Innovating outside the beaker

Innovating outside the beaker

Sponsored by: Cosmetics & Toiletries | Written by: Rachel Grabenhofer 

Supply chain disruptions, sustainability, chemical recycling and natural ingredients are among the top trends in chemicals and materials cited by Kline for 2023.1 The American Chemical Society highlighted three additional factors impacting the chemicals market: a lurking recession, fragmentation and consolidation, and start-ups.2 How might these forces impact beauty product development?

Disruptions in the supply chain beg for innovating outside of the beaker. This has emerged in various forms, such as synthetic biology. Particularly ferments and ferment filtrates have gained massive consumer attention thanks to the media.

Glamour Magazine UK praised them in its April 2022 feature, “Fermented Beauty will Totally Transform Your Skin, Here’s What You Need to Know.” The story adds there is a wellness component to ferments thanks to their perceived connection to sauerkraut, kimchi and yogurt, whose beneficial bacteria can improve gut health.3

Forbes also featured a story, “Everything You Need to Know About Fermented Skincare – and the Best Products,” in March 2022. In it, board-certified dermatologist Lindsey Zubritsky, M.D., explained how the process of fermentation can precisely transform sugars into different types of ingredients that are purer ingredient, and without undesirable byproducts that are common in extracts. “Now, brands are able to bring the benefits of fermentation to consumers in a safe and effective way with scalable technology,” she said.4

In a Cosmetics & Toiletries article, Singh detailed further, “bioferments are obtained via enzymatic actions, typically by bacteria and yeast, that break large, complex molecules into smaller, simpler ones. These materials are more readily absorbed by the skin, increasing their bioavailability, and have a greater affinity to hair, improving their efficacy.”5

The industry continues to innovate novel ferments and ferment filtrates to meet continued consumer demand. Indeed, these ingredients are projected, across several industries, to expand at a CAGR of 4.72% between 2020-2024.6

Thrusting this ages-old concept of microbe-based production into the future, the industry is also exploring synthetic biology (synbio). Here, DNA is assembled in a specific combination and implanted into cells for them to produce the desired molecules.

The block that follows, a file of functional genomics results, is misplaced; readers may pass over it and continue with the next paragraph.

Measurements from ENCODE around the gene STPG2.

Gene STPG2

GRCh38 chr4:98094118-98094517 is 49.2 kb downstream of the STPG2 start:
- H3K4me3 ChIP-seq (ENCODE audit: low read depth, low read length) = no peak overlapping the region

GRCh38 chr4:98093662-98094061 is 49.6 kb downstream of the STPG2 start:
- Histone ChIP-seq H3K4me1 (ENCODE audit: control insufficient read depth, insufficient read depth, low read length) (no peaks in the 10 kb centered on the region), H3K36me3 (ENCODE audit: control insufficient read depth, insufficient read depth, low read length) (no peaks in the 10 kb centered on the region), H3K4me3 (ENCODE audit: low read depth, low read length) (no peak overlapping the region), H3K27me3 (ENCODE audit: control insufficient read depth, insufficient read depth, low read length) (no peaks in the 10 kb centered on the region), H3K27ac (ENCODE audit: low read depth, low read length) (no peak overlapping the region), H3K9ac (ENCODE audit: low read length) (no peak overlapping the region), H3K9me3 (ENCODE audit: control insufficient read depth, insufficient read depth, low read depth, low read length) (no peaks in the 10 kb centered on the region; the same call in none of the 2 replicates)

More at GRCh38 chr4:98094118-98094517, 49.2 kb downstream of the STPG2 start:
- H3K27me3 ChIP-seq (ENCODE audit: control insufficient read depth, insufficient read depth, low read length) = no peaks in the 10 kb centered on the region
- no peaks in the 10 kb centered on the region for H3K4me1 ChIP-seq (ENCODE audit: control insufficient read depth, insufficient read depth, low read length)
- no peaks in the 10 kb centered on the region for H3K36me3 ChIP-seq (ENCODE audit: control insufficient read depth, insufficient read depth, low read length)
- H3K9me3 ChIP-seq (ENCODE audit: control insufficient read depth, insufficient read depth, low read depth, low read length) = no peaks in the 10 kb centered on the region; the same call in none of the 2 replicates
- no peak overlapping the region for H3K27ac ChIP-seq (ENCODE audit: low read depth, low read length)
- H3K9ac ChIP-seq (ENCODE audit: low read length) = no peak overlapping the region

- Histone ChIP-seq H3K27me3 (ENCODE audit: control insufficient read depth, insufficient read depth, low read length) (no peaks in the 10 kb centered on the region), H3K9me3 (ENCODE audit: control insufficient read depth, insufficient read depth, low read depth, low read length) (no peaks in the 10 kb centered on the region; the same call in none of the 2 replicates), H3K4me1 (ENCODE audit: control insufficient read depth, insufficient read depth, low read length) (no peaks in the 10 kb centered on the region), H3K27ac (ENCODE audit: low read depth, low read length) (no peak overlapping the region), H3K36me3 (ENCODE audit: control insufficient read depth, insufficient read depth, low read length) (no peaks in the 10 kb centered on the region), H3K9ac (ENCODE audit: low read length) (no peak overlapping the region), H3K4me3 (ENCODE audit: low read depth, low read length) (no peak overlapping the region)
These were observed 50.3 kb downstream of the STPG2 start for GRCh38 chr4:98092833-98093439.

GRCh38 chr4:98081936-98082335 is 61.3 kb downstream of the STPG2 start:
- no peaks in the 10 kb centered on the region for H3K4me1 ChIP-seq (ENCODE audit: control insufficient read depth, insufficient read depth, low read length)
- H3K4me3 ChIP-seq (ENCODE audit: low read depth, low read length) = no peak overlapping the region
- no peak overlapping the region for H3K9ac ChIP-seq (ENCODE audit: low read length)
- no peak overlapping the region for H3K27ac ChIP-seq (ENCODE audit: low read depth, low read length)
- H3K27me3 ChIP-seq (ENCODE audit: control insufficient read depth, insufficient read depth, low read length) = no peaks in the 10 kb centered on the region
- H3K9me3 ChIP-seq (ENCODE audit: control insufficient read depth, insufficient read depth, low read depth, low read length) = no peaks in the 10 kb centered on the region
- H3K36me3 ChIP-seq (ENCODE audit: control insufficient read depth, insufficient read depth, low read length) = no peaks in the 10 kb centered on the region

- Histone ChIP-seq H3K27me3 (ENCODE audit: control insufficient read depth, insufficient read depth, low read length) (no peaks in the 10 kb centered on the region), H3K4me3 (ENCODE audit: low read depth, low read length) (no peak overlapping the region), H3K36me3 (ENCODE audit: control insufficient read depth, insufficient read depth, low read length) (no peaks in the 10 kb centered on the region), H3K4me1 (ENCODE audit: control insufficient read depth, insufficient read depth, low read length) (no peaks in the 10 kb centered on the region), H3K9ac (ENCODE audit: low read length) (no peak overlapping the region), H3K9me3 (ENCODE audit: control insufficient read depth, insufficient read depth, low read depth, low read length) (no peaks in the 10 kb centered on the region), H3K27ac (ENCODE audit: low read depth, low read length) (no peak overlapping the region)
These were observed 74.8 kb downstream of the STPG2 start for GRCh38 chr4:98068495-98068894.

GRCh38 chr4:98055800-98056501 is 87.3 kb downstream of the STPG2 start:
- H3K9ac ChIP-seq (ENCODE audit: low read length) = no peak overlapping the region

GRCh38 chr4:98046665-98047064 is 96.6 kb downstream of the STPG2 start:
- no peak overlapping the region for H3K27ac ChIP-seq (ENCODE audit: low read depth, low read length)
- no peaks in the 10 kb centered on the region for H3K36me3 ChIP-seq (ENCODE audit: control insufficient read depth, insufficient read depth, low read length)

As Forbes explained,7 many personal care ingredients were traditionally petroleum-derived but consumer awareness of this and concerns for the environment have pushed personal care companies to find sustainable solutions. Enter: biosynthesis (or synbio), which according to the source, can be engineered “to convert sugar into just about anything you want. These new bioengineered products are more environmentally friendly than traditionally sourced products,” Forbes added.7

One current industry example synthesizes squalene for use as a moisturizer and antioxidant. Another was used to manipulate the output of microbes to control body odor through biology. Potential future work may attempt to not only remove malodor, but to influence microbes to produce desired scents on the body.8

A new paper by Dayan,9 coming out in the March Cosmetics & Toiletries, delves deeply into the process of synbio to illustrate its potential to solve the challenge of ingredient supply shortages. She reiterates, however, the dynamic and unpredictable nature of biology and reminds us that the correct controls must be put into place.

In addition to sybio, sustainability efforts and a circular design strategy, including upcycling materials, will help to drive the industry forward to face what lies ahead.

Read more here!

  9. Dayan, N. (2023, Mar). Synbio to solve cosmetic ingredient supply challenges – A discussion. Cosm & Toil. (in press)

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